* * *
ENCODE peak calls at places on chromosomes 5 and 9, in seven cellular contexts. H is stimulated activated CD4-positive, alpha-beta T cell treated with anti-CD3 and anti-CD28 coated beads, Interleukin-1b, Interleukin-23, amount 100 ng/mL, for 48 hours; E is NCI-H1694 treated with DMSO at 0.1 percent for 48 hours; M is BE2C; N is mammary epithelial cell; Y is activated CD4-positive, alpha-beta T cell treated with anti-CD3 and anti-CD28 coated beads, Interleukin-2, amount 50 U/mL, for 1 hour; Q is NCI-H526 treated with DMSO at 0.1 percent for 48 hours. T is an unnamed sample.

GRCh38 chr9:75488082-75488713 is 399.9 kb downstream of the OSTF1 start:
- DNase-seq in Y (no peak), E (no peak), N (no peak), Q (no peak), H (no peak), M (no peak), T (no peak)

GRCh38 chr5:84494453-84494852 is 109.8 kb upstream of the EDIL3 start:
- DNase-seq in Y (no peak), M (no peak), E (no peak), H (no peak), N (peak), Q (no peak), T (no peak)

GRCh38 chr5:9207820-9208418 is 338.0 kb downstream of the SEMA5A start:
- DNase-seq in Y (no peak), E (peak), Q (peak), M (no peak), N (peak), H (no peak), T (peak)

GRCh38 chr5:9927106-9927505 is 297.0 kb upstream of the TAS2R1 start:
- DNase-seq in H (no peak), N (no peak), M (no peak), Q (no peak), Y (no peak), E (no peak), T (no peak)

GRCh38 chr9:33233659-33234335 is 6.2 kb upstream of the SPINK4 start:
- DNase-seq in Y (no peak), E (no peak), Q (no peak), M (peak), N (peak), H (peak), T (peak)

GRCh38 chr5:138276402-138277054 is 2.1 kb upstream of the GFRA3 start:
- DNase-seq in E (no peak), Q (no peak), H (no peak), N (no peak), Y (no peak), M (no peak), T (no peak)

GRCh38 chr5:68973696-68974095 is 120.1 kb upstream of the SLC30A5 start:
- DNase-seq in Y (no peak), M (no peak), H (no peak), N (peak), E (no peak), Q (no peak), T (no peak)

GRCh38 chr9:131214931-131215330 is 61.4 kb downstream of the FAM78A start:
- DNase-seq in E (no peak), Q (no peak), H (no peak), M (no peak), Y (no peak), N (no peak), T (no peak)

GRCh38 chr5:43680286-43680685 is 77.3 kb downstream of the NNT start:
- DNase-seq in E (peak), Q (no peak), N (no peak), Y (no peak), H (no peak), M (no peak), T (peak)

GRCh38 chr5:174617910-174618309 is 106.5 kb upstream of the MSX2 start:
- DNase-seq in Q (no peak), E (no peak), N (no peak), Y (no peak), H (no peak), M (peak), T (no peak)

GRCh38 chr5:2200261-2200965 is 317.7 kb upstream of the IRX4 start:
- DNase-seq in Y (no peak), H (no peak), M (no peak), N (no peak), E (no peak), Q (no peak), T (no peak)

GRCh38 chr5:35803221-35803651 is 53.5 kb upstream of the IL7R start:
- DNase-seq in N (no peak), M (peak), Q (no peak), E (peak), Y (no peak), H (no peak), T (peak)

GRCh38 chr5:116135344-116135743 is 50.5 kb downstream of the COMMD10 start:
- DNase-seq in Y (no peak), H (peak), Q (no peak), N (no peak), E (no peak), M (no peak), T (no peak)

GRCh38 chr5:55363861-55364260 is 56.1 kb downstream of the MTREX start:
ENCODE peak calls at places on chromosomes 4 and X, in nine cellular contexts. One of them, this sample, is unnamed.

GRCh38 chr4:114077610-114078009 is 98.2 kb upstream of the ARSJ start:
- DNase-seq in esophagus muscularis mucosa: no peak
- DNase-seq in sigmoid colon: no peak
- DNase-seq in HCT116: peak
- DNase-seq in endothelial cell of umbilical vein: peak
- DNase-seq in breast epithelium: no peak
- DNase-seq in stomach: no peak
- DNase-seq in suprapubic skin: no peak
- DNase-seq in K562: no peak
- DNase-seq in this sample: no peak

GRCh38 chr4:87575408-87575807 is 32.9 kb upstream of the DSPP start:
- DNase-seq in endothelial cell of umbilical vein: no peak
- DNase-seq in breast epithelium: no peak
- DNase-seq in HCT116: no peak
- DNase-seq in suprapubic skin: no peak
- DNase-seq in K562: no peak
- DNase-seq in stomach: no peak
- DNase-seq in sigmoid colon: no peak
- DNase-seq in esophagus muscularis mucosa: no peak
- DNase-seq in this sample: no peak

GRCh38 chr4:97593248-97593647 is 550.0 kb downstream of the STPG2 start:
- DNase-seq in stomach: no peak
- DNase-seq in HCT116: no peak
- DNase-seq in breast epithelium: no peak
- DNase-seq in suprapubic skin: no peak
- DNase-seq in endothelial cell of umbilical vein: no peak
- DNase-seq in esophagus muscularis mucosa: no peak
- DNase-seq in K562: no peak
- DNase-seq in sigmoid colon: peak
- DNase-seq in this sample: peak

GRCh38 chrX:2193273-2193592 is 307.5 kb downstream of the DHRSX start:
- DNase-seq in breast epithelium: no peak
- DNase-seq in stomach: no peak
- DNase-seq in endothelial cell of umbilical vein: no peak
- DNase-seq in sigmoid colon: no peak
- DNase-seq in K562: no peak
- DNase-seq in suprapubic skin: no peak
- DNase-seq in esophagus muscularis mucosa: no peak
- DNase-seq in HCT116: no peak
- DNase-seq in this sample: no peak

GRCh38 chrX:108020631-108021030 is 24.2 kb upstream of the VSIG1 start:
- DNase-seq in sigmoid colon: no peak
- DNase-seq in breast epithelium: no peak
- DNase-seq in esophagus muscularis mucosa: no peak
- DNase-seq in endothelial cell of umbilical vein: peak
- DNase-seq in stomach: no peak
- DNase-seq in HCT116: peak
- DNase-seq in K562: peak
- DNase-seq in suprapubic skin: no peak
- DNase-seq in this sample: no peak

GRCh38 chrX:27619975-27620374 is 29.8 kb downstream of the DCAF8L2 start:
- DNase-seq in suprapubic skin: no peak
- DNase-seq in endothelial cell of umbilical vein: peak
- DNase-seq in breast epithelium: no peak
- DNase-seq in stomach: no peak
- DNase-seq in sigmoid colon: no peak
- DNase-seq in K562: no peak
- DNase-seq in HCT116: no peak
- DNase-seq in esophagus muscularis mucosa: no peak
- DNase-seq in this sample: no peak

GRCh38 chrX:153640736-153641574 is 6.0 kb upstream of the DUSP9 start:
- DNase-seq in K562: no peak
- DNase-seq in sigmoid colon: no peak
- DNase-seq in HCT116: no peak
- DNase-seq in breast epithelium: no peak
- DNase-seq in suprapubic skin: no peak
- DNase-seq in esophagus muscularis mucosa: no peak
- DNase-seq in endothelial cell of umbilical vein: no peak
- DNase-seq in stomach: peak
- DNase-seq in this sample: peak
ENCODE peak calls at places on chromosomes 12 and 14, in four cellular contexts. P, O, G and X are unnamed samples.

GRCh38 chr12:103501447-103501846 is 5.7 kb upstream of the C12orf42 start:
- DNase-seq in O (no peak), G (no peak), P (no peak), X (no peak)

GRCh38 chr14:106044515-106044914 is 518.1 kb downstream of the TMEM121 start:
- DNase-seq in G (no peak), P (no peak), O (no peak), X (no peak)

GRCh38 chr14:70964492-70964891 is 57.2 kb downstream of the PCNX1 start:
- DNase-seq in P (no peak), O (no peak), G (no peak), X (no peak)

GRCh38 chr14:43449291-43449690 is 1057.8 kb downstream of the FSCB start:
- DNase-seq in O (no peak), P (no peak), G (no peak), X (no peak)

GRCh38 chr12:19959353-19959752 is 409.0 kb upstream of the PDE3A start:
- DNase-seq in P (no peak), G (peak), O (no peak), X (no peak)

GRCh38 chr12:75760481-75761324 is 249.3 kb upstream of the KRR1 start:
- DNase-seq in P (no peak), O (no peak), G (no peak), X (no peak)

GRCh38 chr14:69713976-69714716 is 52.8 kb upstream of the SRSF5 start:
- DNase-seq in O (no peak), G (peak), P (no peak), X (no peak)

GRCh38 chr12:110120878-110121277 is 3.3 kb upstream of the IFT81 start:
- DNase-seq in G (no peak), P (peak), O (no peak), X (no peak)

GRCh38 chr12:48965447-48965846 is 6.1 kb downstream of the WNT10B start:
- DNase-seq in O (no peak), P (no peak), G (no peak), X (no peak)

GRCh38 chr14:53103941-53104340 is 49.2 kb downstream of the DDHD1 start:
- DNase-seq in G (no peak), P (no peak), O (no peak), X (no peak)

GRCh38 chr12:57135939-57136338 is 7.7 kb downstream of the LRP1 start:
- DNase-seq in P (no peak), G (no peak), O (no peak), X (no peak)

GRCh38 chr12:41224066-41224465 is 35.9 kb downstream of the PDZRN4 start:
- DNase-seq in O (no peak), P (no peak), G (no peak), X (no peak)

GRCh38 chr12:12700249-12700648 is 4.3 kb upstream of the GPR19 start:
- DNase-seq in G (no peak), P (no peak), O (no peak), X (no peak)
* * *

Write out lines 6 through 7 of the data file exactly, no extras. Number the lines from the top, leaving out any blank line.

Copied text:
GRCh38 chr5:9207820-9208418 is 338.0 kb downstream of the SEMA5A start:
- DNase-seq in Y (no peak), E (peak), Q (peak), M (no peak), N (peak), H (no peak), T (peak)